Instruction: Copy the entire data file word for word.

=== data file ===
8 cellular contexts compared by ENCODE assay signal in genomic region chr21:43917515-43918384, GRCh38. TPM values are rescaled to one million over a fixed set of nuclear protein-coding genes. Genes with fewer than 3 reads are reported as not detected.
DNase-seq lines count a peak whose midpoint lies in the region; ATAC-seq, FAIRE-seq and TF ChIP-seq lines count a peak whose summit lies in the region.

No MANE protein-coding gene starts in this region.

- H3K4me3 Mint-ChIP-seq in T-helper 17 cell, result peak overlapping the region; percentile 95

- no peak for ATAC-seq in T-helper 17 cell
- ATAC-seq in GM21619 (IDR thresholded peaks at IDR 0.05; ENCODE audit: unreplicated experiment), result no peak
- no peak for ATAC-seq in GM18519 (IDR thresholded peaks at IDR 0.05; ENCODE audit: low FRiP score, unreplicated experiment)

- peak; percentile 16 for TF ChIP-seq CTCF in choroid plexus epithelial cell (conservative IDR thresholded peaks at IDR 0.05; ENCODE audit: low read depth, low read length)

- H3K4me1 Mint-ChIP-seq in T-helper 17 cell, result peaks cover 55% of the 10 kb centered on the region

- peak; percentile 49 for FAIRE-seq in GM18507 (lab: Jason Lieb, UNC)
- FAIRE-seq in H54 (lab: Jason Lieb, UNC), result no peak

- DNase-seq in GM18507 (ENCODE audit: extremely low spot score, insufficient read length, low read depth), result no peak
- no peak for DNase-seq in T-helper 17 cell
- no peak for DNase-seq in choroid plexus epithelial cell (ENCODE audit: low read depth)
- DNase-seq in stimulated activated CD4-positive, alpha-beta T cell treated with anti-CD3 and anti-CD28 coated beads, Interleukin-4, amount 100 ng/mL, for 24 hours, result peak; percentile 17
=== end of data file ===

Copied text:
8 cellular contexts compared by ENCODE assay signal in genomic region chr21:43917515-43918384, GRCh38. TPM values are rescaled to one million over a fixed set of nuclear protein-coding genes. Genes with fewer than 3 reads are reported as not detected.
DNase-seq lines count a peak whose midpoint lies in the region; ATAC-seq, FAIRE-seq and TF ChIP-seq lines count a peak whose summit lies in the region.

No MANE protein-coding gene starts in this region.

- H3K4me3 Mint-ChIP-seq in T-helper 17 cell, result peak overlapping the region; percentile 95

- no peak for ATAC-seq in T-helper 17 cell
- ATAC-seq in GM21619 (IDR thresholded peaks at IDR 0.05; ENCODE audit: unreplicated experiment), result no peak
- no peak for ATAC-seq in GM18519 (IDR thresholded peaks at IDR 0.05; ENCODE audit: low FRiP score, unreplicated experiment)

- peak; percentile 16 for TF ChIP-seq CTCF in choroid plexus epithelial cell (conservative IDR thresholded peaks at IDR 0.05; ENCODE audit: low read depth, low read length)

- H3K4me1 Mint-ChIP-seq in T-helper 17 cell, result peaks cover 55% of the 10 kb centered on the region

- peak; percentile 49 for FAIRE-seq in GM18507 (lab: Jason Lieb, UNC)
- FAIRE-seq in H54 (lab: Jason Lieb, UNC), result no peak

- DNase-seq in GM18507 (ENCODE audit: extremely low spot score, insufficient read length, low read depth), result no peak
- no peak for DNase-seq in T-helper 17 cell
- no peak for DNase-seq in choroid plexus epithelial cell (ENCODE audit: low read depth)
- DNase-seq in stimulated activated CD4-positive, alpha-beta T cell treated with anti-CD3 and anti-CD28 coated beads, Interleukin-4, amount 100 ng/mL, for 24 hours, result peak; percentile 17